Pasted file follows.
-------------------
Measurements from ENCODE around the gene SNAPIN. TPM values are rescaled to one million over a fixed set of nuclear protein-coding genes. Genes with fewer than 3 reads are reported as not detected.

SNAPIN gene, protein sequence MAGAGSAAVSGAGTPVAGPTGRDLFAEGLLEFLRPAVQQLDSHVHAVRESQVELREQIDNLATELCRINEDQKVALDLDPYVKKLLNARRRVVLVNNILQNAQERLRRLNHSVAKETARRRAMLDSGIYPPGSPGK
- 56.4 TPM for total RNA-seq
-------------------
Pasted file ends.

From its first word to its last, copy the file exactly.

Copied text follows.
Measurements from ENCODE around the gene SNAPIN. TPM values are rescaled to one million over a fixed set of nuclear protein-coding genes. Genes with fewer than 3 reads are reported as not detected.

SNAPIN gene, protein sequence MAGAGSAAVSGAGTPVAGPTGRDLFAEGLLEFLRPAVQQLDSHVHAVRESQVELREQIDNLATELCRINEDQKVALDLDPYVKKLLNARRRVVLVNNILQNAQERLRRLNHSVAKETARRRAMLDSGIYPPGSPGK
- 56.4 TPM for total RNA-seq